Mark Russell, political satirist who delivered jokes at a piano, dies at 90

Mark Russell standing beside a piano and in front of a microphone.
Mark Russell, the piano-playing political satirist who skewered Washington’s elite for decades, was best known for his PBS “Mark Russell Comedy Specials.”
(Andrea Mohin / CQ Roll Call via Getty Images)

Longtime political humorist Mark Russell, the wise-cracking piano player who skewered Washington’s elite with pithy one-liners and upbeat tunes, has died. He was 90.

The irreverent satirist died Thursday at home in Washington, D.C., of complications from prostate cancer, his wife, Alison Russell, told the Washington Post.

Russell, a master of political satire with a rapier wit, was best known for his “Mark Russell Comedy Specials” that aired on PBS from 1975 to 2004 and for dispensing nonpartisan humor — set to music behind a flag-draped piano.


“I sing songs at the piano and also talk,” he previously told The Times. “If [people ] were just tuning in [to my shows] for the first time and they had no idea who I was, there’s a good chance that they would only like half the show, because I’m an equal-opportunity offender.”

That equal-opportunity offending was “basically cowardice,” the affable comic quipped.

Mark Russell has been doing his own blend of music and political satire on public television for 15 years.

Oct. 27, 1991

Wearing dark-rimmed glasses and a bow tie, Russell had been a familiar face in the capital since the end of the Eisenhower administration, but he was catapulted to the national stage with his first PBS special in 1975. He also wrote a syndicated newspaper column and considered himself to be “a political cartoonist for the blind.”

The bespectacled entertainer grew up in Buffalo, N.Y., in the 1940s and ’50s. He drew inspiration from radio comics Jack Benny and the acerbic Fred Allen, but idolized his uncle — a band singer with the staff orchestra on a local radio station and the only person in the family who had been an entertainer.

Russell began taking piano lessons at age 7 and scored his first professional gig at 14, earning $10 playing piano with a bass player and a guitarist at an Italian restaurant on New Year’s Eve. “We knew 10 songs and kept playing the same songs over and over,” he told The Times in 1991.

He served in the Marines in the early 1950s as a radio operator stationed in Japan and Hawaii. Then he worked briefly in his father’s gas station in Virginia, where his family moved shortly after he graduated from high school.

Russell said he had no career goals then, but wanted “to be in entertainment of some kind.” He described his musicianship as too much of an embarrassment to be a serious jazz pianist, but said he “put those three chords that I know to pretty good use.”


He joked that he became a political satirist because he “was living in Washington and it was just the expedient thing to do.”

“If I lived in Detroit, I would talk about the auto business. The politicians were given such great respect everywhere, such reverence, and I came at them from a different perspective,” he said in a separate Times interview.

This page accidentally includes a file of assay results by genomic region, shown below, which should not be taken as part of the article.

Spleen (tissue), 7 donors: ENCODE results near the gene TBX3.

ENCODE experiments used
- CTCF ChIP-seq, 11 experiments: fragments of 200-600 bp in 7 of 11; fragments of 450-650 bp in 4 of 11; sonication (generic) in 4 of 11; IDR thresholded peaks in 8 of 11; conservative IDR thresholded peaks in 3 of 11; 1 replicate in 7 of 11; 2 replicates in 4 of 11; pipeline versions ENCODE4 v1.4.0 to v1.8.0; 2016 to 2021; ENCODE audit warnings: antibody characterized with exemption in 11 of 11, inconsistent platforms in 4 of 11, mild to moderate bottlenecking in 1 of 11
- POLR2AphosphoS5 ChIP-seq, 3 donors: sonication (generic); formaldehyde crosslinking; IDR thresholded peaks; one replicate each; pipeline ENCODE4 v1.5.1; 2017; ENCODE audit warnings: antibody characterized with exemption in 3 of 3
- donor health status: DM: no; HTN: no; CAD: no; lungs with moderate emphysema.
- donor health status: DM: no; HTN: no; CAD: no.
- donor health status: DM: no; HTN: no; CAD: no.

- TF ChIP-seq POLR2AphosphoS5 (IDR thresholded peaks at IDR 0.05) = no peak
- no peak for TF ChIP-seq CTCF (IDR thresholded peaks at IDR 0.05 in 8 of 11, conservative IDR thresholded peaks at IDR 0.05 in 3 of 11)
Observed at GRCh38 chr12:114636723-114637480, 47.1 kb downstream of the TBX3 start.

Veteran political humorist Mark Russell is no stranger to Irvine, where he’ll hold forth at his trademark grand piano Sunday afternoon at UCI.

March 9, 1991

In the late 1950s he was hired to perform in the bar at the Carroll Arms Hotel, which he described as a smoke-filled political hangout on Capitol Hill frequented by senators, congressmen and lobbyists.

“I was hired just as a piano player and whatever else I could do,” he said. “I told jokes and did other people’s material, but I couldn’t get their attention until I started talking about what they did in politics.”

He usually acknowledged the heavyweights in attendance, figuring if they showed up they wouldn’t mind being made fun of, and eventually being stung by one of his barbs became a badge of honor, with many politicos appropriating his material themselves.

“Washington is a hotbed of joke thievery,” Russell told The Times. “My daughter heard some politician make a speech the other day and she said there were three of my lines in it.”


He made a career-boosting move to the Shoreham in 1961, which was “the biggest, fanciest hotel in Washington” at the time, and worked as its resident comedian for 20 years. He also appeared on “The Merv Griffin Show,” “The Dean Martin Comedy World Series” and in a series of “Match Game” episodes in the 1970s and ’80s. By then, he had taken his show on the road, performing at public and corporate events across the nation. He eventually played all 50 states — hitting North Dakota last in 1991 — and wrote funny stories and observations about each one that he compiled into a book.

“Last week I hit my 50th state,” he told The Times in 1991. “North Dakota held out for some reason all these years. I kept dropping hints on talk shows and things. I thought maybe nobody invited me because they didn’t have public television, but then I thought about it for a while; maybe they do have public television.”

Russell was hired by and lampooned both Democrats and Republicans, tilting his humor “toward whoever’s in power” and supposing that “it will even out on Judgment Day.”

“It’s strange. It shows I have no scruples. It’s what’s known as the spineless middle ground,” he joked.

In addition to his wife, Russell is survived by three children from his first marriage — Monica Welch, John Russell and Matthew Russell of Tucson — a brother, six grandchildren and two great-grandchildren, according to the Post.